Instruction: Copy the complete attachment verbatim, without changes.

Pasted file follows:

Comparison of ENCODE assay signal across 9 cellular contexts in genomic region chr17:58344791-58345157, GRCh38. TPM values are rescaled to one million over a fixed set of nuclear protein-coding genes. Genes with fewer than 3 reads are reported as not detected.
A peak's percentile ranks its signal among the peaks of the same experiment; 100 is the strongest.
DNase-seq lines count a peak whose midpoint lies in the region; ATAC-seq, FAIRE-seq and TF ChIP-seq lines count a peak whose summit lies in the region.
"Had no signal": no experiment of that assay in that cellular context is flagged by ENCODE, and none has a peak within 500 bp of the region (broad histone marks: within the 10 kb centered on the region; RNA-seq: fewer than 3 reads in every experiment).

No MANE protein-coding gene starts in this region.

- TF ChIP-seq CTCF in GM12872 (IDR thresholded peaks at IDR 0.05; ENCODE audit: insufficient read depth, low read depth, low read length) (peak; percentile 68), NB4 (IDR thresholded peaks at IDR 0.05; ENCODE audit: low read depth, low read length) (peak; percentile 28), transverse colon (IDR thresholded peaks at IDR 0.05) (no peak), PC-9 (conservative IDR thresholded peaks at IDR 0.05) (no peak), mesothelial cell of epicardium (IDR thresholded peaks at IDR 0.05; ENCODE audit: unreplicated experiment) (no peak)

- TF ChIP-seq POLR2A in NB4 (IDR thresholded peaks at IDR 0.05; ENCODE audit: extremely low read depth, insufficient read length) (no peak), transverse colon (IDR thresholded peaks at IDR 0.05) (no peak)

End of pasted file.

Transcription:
Comparison of ENCODE assay signal across 9 cellular contexts in genomic region chr17:58344791-58345157, GRCh38. TPM values are rescaled to one million over a fixed set of nuclear protein-coding genes. Genes with fewer than 3 reads are reported as not detected.
A peak's percentile ranks its signal among the peaks of the same experiment; 100 is the strongest.
DNase-seq lines count a peak whose midpoint lies in the region; ATAC-seq, FAIRE-seq and TF ChIP-seq lines count a peak whose summit lies in the region.
"Had no signal": no experiment of that assay in that cellular context is flagged by ENCODE, and none has a peak within 500 bp of the region (broad histone marks: within the 10 kb centered on the region; RNA-seq: fewer than 3 reads in every experiment).

No MANE protein-coding gene starts in this region.

- TF ChIP-seq CTCF in GM12872 (IDR thresholded peaks at IDR 0.05; ENCODE audit: insufficient read depth, low read depth, low read length) (peak; percentile 68), NB4 (IDR thresholded peaks at IDR 0.05; ENCODE audit: low read depth, low read length) (peak; percentile 28), transverse colon (IDR thresholded peaks at IDR 0.05) (no peak), PC-9 (conservative IDR thresholded peaks at IDR 0.05) (no peak), mesothelial cell of epicardium (IDR thresholded peaks at IDR 0.05; ENCODE audit: unreplicated experiment) (no peak)

- TF ChIP-seq POLR2A in NB4 (IDR thresholded peaks at IDR 0.05; ENCODE audit: extremely low read depth, insufficient read length) (no peak), transverse colon (IDR thresholded peaks at IDR 0.05) (no peak)